There’s no companion House bill to Hagerty’s legislation.
Top Senate GOP appropriator Sen. Richard C. Shelby, R-Ala., said he isn’t sure if additional Supreme Court security funding is needed, and that Hagerty’s bill ought to go through the regular committee process.
The Senate Appropriations Committee is working with the court and Hagerty’s office to determine any immediate needs, a Republican committee aide said.
Typically, the Supreme Court Police are tasked with protecting justices while in the District of Columbia, while the U.S. Marshals Service provides security outside of Washington when requested. Garland’s new directive adds some of the marshals’ muscle now to help protect justices’ homes.
Supreme Court Police funding is included in the “salaries and expenses” total for the Supreme Court. In fiscal 2022, $98.3 million was allocated for the salaries and expenses account, with $107.2 million requested for fiscal 2023. Out of that 9 percent proposed increase, $2.9 million is for police radio equipment, security cameras, and “building and grounds access control.”
Gabe Roth, executive director for Fix the Court, an advocacy group, said he hopes the high court is considering recent threats against the newest justice, Ketanji Brown Jackson, as it weighs its security needs.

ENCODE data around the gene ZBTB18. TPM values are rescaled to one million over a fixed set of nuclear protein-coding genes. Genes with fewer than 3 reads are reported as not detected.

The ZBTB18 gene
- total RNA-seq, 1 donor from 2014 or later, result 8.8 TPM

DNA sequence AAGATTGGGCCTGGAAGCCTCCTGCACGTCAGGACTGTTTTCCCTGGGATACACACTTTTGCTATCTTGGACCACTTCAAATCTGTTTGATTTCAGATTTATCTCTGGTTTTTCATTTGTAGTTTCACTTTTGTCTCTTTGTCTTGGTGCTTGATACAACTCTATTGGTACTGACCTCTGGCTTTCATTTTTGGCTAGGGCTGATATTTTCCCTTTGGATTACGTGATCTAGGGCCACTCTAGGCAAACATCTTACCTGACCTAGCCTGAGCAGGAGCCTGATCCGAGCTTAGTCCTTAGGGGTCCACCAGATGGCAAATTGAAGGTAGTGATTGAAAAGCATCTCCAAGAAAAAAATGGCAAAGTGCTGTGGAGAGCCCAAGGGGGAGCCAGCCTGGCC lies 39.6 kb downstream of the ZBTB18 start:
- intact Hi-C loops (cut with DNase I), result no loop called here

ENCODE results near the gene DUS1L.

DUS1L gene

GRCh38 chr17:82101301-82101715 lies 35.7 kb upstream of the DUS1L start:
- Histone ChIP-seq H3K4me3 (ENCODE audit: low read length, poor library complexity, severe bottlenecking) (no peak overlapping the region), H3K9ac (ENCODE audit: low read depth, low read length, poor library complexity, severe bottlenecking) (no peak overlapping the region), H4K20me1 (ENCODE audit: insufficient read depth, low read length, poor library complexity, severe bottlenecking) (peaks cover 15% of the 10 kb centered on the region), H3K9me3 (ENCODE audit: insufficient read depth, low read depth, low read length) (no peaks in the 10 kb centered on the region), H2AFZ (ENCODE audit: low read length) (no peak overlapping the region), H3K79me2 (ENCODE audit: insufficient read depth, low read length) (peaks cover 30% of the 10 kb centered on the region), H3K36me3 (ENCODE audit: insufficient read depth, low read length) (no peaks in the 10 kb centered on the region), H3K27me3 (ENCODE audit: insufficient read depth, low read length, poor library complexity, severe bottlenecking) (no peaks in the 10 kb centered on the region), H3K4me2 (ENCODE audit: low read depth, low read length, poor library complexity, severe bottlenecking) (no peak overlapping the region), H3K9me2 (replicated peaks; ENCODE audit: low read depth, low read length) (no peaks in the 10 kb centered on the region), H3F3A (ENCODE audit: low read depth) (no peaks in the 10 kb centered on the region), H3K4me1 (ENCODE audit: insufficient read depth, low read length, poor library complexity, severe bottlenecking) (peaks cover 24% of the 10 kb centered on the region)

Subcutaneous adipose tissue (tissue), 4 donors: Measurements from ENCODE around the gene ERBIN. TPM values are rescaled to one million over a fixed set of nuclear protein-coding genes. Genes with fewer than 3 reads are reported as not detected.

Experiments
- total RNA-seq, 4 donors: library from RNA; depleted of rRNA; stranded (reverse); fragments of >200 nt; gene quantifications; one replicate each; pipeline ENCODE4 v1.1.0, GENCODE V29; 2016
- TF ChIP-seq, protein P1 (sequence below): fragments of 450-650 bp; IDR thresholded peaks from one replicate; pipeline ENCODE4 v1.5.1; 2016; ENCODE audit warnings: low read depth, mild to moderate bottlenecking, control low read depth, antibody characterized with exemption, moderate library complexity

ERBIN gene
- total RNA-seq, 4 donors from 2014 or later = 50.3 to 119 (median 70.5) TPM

“I saw the Supreme Court’s budget proposal … and there was no request for increased security, which I found a bit troubling given that this is the first time that they have a black woman on the Supreme Court,” he said. “And we already know there have been threats against her, largely in part due to the bad faith attacks that were made against her.”
The Supreme Court didn’t respond to requests for comment.
House Appropriations ranking member Kay Granger, R-Texas, said if the Supreme Court asked for more appropriations for security for fiscal 2023, she would support it. But appropriators have not yet heard that from the court, she said.